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Many prescriptions, but still no hiccup cure

A St. Petersburg girl's weekslong case will get national television attention this morning.

By Mary Jane Park
Published February 16, 2007


ST. PETERSBURG - Everyone, it seems, has the cure for hiccups.

Hundreds of readers inundated the St. Petersburg Times with suggestions after reading Thursday's story about Jennifer Mee, the 15-year-old who started hiccuping three weeks ago and can't stop.

Her story will get even bigger exposure this morning when she and her mother appear on NBC's Today show, along with medical experts who will offer their advice.

The show was one of dozens of offers that poured in from national television and radio outlets such as ABC, CBS, CNN and Inside Edition.

The family chose to go with Today because its producers offered medical assistance, Jennifer's stepfather, Chris Robidoux, said Thursday.

"That's the reason we're doing this, to try to get her some help."

Jennifer tried dozens of Times reader techniques, including one suggestion that she swallow a big dollop of French's mustard. That particular approach made Jennifer gag, but it didn't stop the spasms.

Early Thursday, Jennifer met with a pediatric neurologist. Before that, she had been to several doctors and undergone numerous medical tests.

She and her mother, Rachel Robidoux, left for New York about 3 p.m. Thursday. They were excited about the experience, but most of all they just wanted an answer.

Times readers from throughout the United States suspected deficiencies in potassium and magnesium. They recommended Lamaze breathing techniques, acupuncture and a modified Heimlich maneuver. A chiropractor offered to help. So did an acupuncturist. Several readers suggested hypnosis.

The president of a company that manufactures the Hic-Cup offered to send Jennifer one of its patented devices.

A woman from Pennsylvania wrote in sympathy; her own daughter, who is 13, has been hiccuping since September.

And lots of readers recommended Thorazine, a prescription drug often used to treat schizophrenia.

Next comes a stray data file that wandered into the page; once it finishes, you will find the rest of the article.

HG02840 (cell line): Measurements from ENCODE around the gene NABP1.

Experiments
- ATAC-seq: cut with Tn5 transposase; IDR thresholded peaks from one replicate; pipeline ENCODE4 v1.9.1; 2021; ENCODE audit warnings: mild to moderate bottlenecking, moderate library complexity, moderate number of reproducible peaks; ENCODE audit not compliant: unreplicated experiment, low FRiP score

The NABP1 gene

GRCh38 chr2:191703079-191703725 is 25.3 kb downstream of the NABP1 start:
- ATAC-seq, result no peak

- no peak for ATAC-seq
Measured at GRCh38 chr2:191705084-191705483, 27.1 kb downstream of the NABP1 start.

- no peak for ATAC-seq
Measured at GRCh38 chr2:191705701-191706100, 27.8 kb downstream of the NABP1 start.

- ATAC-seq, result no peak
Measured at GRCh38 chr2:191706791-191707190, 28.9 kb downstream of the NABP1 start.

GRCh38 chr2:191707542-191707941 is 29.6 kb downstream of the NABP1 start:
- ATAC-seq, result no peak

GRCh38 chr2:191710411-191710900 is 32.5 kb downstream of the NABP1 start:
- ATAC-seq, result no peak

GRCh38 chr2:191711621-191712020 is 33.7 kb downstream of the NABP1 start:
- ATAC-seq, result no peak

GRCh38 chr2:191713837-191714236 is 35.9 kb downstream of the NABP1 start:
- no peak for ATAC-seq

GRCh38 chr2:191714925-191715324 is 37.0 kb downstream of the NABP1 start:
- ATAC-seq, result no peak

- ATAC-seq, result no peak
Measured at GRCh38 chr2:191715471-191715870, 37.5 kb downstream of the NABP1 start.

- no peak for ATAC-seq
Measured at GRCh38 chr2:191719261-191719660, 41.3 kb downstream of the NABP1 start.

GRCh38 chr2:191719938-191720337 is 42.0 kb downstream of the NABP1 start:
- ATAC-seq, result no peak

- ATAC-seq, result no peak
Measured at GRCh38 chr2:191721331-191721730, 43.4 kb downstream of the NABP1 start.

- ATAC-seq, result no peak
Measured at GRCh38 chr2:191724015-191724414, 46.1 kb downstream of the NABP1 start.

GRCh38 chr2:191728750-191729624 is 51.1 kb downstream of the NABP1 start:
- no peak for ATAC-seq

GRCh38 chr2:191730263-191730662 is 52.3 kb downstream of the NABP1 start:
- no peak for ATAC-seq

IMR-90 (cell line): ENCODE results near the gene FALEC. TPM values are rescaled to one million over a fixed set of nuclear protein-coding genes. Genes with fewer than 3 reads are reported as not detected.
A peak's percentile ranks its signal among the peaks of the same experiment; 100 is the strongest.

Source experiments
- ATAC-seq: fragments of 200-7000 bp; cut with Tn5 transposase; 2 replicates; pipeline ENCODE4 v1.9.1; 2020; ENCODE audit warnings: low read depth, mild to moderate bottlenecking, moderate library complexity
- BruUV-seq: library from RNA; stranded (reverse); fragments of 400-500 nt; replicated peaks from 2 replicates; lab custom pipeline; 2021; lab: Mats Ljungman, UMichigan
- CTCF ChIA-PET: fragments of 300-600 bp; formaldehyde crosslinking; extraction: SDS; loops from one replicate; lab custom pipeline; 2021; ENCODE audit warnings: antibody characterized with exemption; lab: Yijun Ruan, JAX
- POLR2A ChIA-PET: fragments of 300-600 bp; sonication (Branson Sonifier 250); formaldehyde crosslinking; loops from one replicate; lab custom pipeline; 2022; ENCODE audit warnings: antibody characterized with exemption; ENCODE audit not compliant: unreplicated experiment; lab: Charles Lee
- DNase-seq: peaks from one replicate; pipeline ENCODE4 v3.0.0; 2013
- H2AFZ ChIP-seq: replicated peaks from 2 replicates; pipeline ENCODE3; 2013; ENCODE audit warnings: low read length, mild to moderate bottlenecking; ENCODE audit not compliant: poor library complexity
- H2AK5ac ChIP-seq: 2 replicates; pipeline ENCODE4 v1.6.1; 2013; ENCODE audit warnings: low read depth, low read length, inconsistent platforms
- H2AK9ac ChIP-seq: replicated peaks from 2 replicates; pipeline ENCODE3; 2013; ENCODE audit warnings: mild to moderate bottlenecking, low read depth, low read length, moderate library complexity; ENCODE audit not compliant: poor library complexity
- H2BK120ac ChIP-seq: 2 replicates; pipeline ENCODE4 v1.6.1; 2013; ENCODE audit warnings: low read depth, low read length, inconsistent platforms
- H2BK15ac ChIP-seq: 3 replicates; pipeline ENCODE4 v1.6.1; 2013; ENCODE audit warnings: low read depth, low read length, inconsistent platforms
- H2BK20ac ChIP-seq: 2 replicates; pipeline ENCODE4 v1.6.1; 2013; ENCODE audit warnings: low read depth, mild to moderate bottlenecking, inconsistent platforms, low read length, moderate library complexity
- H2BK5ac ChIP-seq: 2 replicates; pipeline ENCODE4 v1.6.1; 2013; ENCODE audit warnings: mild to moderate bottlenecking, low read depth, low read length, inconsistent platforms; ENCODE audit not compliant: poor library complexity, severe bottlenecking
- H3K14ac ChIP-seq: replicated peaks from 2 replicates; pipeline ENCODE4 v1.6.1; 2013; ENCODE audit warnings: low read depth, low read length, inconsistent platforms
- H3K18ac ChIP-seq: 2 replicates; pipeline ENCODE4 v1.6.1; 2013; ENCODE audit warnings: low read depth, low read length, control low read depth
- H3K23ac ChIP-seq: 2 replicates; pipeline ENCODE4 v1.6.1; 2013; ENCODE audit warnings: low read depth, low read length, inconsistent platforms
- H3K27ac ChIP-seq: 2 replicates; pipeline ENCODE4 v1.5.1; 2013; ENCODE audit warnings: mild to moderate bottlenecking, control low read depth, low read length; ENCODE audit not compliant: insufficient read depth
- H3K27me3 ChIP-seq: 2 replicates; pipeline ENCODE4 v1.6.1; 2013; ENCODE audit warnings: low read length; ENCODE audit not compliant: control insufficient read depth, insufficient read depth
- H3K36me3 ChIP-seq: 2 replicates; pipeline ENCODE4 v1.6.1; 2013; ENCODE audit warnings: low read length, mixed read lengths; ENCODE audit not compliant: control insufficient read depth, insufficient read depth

"I won't let her take it," Chris Robidoux said. "To me, that would be the ultimate last resort."

One popular recommendation called for Jennifer to swallow peanut butter. She has tried that; the Times Web site shows her with a jar of Peter Pan.

That prompted numerous readers to comment on something else: The manufacturer has recalled jars with the code 2111, suspecting that it has been contaminated with salmonella.

Readers were right to worry.

Chris Robidoux said he became ill after he ate from the pictured jar on Wednesday, before learning of the recall.

Sure enough, the family had bought a jar of the affected spread.

Mary Jane Park can be reached at 727893-8267 or park@sptimes.com.

Fast Facts:

On TV

When to watch

See Jennifer Mee on NBC's Today at 7:50 this morning (WFLA-Ch.8).

 

More of readers' hiccup remedies

Readers offered an avalanche of hiccup remedies. Some told of similar cases that required surgery or prescription medications, but most offered "tried and true" home remedies. Here's a sampling:

- Stand on your head.

- Eat bananas, as this reader's boss had a 6-week bout attributed to a low potassium level.

- Take a wedge of lemon, pour a packet of sugar on it. Wet all the sugar with Angostura bitters, or hot sauce, bite into the lemon and suck it dry.

- Have someone stand behind the hiccupper and block her ears by pushing down the flaps of the front of the ear while she slowly drinks a glass of water.

- Drop four or five lit matches into a glass of warm water and drink it.

- Have the person with hiccups stand facing another person who then flips a quarter into the air. The one with hiccups watches the coin as it goes into the air and as it falls to the ground.

- Stick your finger down your throat to induce vomiting.

- Eat boiled eggs.